While the patency rate is better when the internal mammary artery is used, use of the internal mammary artery as autograft material may lead to sternal nonunion and mediastinitis. Furthermore, if multiple bypasses are indicated, the internal mammary artery may not provide sufficient graft material.
Hence, there is a desire to provide a small bore synthetic graft material for coronary artery bypass. Clinical experience with small diameter synthetic grafts for coronary artery bypass dates back to the mid 1970's, with limited success. When a synthetic vascular prosthesis (graft) is implanted, the fine pores of the vessel are clogged by clotted blood, and the inside surface of the vessel is covered by a layer of the clotted blood. The clotted blood layer is composed largely of fibrin, and the thickness of the fibrin layer varies, depending on the material and surface structure of the blood vessel. When a knitted or woven fabric such as polyester or polytetrafluoroethylene (PTFE) is used, the fibrin thickness typically approaches about 0.5 to about 1 mm. Also, overproliferation of smooth muscle cells (SMC) as part of the natural repair process may contribute to luminal occlusion. Despite the different methods and techniques of graft construction however, such as woven or knit, velour, texturized or nontexturized, tight or loose, fine or coarse, expanded or non-expanded, variations in fiber diameter and wall thickness, etc., no graft of small lumen diameter has shown a satisfactory resistance to blockage resulting from fibrin deposition and cellular adhesion. It is believed that the tendency of synthetic grafts to become occluded is due in part to the thrombogenic nature of the nude, i.e., nonendothelialized, surface of the implanted prostheses. Furthermore, in instances where the vessel, and hence the replacement graft, are of small diameter, handling and surgical placement of the graft is difficult. Thus, the internal diameter may be compromised due either to surgical technique or biological response. In some cases, the graft may become entirely occluded shortly after surgery.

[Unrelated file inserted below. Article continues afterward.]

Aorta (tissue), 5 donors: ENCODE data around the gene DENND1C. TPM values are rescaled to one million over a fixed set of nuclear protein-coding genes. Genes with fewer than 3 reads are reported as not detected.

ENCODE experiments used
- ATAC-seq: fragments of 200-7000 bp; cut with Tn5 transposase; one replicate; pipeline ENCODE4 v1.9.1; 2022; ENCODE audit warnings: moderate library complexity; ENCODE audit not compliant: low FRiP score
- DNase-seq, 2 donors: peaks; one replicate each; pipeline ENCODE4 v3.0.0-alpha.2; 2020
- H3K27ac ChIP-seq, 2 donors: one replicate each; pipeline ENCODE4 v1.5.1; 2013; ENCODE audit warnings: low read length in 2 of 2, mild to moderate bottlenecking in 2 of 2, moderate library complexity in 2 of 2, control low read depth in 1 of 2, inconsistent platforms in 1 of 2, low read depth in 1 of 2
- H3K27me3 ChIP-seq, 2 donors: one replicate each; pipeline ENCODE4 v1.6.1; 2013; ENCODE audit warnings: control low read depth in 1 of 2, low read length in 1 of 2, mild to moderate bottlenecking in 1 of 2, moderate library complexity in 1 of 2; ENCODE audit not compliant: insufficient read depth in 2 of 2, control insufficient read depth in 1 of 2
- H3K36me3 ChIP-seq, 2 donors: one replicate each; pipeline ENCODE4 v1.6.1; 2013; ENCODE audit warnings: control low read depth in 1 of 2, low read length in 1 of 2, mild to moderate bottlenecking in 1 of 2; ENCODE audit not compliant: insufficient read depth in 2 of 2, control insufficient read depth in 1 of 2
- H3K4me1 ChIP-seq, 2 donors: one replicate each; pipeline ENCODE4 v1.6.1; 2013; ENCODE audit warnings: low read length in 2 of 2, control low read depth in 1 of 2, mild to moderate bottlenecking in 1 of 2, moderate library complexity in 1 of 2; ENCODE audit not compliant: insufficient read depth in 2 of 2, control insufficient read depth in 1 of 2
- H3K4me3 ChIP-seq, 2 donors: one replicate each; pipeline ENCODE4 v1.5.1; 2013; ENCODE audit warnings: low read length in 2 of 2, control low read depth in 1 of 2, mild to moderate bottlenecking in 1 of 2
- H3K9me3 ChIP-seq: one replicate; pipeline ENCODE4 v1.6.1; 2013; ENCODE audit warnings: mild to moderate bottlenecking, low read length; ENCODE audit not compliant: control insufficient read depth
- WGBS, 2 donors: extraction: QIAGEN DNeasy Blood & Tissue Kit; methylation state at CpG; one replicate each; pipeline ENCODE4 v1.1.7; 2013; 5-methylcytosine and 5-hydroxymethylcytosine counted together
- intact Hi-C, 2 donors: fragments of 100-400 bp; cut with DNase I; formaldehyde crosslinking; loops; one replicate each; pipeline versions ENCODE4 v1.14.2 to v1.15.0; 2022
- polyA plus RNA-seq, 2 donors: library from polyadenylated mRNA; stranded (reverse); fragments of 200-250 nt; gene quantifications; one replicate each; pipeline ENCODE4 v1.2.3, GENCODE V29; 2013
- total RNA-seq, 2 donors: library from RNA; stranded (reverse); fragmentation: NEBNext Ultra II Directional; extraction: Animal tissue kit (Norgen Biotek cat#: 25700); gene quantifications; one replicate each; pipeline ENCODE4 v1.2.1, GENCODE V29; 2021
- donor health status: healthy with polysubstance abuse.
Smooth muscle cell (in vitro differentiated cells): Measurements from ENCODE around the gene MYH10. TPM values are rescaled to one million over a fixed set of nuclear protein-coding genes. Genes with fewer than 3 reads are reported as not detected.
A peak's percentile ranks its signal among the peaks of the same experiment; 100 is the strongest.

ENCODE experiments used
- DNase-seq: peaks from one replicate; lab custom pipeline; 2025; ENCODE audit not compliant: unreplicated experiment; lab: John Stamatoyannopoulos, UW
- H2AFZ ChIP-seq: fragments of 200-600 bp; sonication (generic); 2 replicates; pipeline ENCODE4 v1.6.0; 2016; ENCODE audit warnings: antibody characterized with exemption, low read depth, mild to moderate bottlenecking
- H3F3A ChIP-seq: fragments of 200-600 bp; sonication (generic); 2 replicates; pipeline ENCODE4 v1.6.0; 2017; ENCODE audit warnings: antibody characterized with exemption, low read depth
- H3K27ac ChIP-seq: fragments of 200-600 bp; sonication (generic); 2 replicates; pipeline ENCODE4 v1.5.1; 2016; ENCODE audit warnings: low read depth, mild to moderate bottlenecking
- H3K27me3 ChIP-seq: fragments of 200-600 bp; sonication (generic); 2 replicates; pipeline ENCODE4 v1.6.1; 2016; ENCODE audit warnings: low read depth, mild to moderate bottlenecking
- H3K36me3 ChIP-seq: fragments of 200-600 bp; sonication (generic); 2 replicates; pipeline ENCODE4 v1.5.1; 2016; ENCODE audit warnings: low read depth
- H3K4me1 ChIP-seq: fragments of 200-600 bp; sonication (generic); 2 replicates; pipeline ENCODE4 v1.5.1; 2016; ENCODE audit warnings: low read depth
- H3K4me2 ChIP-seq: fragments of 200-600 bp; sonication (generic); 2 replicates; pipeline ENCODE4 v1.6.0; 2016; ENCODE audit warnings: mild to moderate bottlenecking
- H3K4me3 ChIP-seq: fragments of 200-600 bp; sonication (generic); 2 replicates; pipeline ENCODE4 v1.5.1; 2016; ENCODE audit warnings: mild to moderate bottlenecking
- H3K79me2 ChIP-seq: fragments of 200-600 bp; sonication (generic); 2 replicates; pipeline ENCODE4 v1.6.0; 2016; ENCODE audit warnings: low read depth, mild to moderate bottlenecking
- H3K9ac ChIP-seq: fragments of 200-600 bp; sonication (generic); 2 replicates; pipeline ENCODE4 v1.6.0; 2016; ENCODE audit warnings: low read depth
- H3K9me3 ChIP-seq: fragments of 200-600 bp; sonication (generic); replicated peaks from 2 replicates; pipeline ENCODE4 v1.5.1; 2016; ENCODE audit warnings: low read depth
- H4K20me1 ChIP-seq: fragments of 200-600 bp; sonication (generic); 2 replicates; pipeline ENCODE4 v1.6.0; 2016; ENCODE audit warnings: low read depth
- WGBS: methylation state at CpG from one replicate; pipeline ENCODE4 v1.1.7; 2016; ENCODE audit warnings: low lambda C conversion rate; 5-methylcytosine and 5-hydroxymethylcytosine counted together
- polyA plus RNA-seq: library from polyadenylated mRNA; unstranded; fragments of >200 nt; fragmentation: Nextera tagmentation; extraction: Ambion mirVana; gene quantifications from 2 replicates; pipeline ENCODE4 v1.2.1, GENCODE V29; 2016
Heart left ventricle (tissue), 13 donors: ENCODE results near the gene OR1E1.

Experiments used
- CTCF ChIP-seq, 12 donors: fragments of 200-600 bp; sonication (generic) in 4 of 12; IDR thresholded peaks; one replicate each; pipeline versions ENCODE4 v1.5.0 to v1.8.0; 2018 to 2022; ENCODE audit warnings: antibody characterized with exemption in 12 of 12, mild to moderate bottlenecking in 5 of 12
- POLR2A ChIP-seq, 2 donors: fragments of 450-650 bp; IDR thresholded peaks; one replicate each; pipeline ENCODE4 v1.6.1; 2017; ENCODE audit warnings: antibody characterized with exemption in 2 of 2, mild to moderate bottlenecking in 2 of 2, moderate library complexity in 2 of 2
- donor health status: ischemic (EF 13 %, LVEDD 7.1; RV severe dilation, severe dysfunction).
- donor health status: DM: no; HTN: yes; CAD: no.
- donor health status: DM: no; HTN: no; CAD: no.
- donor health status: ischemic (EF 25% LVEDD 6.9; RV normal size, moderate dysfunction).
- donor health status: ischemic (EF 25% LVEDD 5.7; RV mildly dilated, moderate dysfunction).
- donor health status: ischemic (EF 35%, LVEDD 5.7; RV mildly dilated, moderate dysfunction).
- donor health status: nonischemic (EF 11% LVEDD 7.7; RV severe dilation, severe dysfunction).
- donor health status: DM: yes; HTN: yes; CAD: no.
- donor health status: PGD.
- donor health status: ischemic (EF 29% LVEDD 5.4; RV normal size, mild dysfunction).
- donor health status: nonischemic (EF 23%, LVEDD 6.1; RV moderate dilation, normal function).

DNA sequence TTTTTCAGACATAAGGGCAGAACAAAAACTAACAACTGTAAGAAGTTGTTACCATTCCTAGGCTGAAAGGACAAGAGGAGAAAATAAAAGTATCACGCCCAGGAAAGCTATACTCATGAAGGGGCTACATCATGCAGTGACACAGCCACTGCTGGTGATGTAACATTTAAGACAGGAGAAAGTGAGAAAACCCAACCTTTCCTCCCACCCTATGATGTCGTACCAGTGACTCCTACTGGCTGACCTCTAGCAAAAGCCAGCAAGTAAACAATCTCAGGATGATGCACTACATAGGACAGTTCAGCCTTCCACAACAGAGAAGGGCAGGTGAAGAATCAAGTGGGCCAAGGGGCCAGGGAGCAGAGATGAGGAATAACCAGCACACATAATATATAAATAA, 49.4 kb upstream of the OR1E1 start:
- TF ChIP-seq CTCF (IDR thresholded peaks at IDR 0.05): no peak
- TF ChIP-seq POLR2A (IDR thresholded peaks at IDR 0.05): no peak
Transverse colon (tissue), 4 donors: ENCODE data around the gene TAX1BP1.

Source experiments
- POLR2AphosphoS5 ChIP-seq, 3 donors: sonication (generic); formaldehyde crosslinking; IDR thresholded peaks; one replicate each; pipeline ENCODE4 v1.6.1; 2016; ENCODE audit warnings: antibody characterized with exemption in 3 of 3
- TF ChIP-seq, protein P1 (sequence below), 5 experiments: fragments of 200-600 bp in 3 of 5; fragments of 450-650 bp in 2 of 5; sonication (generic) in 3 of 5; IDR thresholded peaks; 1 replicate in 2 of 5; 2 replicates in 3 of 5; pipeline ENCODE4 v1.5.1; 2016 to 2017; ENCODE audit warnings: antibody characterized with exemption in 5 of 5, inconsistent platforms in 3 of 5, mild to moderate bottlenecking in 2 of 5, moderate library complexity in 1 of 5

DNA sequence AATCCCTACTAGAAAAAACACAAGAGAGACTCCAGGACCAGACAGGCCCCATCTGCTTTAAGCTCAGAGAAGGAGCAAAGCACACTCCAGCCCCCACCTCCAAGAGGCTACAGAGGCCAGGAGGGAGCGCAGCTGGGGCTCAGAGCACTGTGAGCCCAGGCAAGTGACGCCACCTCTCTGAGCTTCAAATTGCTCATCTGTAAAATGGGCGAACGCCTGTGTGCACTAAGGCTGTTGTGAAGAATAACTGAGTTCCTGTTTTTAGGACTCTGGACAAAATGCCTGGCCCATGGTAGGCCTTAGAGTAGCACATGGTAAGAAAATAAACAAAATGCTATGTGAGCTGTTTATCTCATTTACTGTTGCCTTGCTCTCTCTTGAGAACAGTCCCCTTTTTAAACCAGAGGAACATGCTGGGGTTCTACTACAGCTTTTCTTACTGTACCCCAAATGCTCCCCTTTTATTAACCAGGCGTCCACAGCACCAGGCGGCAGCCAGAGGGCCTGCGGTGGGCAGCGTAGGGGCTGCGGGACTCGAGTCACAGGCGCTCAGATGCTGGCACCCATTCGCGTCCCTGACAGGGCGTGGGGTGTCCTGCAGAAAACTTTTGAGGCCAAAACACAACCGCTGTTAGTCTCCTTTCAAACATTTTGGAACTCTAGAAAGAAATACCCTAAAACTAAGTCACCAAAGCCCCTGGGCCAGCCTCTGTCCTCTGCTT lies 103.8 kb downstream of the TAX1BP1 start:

Accordingly, synthetic vascular grafts are successful only with blood vessels having a large enough inside diameter that occlusion due to cell growth on the inner surface does not occur. This typically requires arteries having an inside diameter of 5 to 6 mm or more. Generally, vascular prostheses made of woven or knitted fabrics are not successful when the inside diameter is less than approximately 5 mm, and particularly not when the inside diameter is less than 4 mm.
Hence, it is desired to provide a small bore biologic graft that resists blocking due to fibrin deposition and cellular adhesion. The desired graft must be readily available, easily manipulated by the surgeon and effective at containing blood flowing through it.
The present invention is a synthetic vascular graft that is particularly suited for use in small bore applications. The graft of the present invention comprises a biologic graft vessel comprising cross-linked collagen, surrounded by a structural sleeve comprising synthetic fiber. According to the present invention, an amount of an occlusion-preventing agent is positioned in the annulus between the graft and the sleeve. The occlusion-preventing agent preferably comprises a drug or combination of drugs that reduce thrombosis, help prevent intimal hyperplasia and help prevent smooth muscle cell proliferation. The occlusion-preventing agent is preferably carried in a time-release vehicle. The time-release vehicle is adjacent the outer surface of the biologic vessel and can be carried in either a viscous carrier medium, on a sleeve coating, or forming part of the sleeve material itself.
The components of the present graft are implanted sequentially in a series of steps that produce the fully assembled graft. After one end of the biologic graft vessel is attached to the first bypass point, the sleeve is placed over it and the second end of the biologic graft vessel is attached to the second bypass point. Both ends of the structural sleeve are sutured to the organ supporting the graft adjacent the anastomoses of the biologic graft vessel. The mixture containing the bioactive compound(s) is provided in a time-release mechanism, such as polymeric microspheres, and is injected through the sleeve into the annulus between the sleeve and the vessel.
For a more detailed description of the present invention, reference will now be made to the accompanying Figures, wherein:
FIG. 1 is a drawing of a human heart showing the relative sizes of the various arteries;
FIG. 2 shows the biologic graft vessel and the sleeve of the present invention, prior to anastomosis of the second end of the vessel to the bypassed vessel; and
FIG. 3 shows the injection of the bioactive compound(s) into the sleeve of the present invention following attachment of the biologic graft vessel and the sleeve to the bypassed vessel.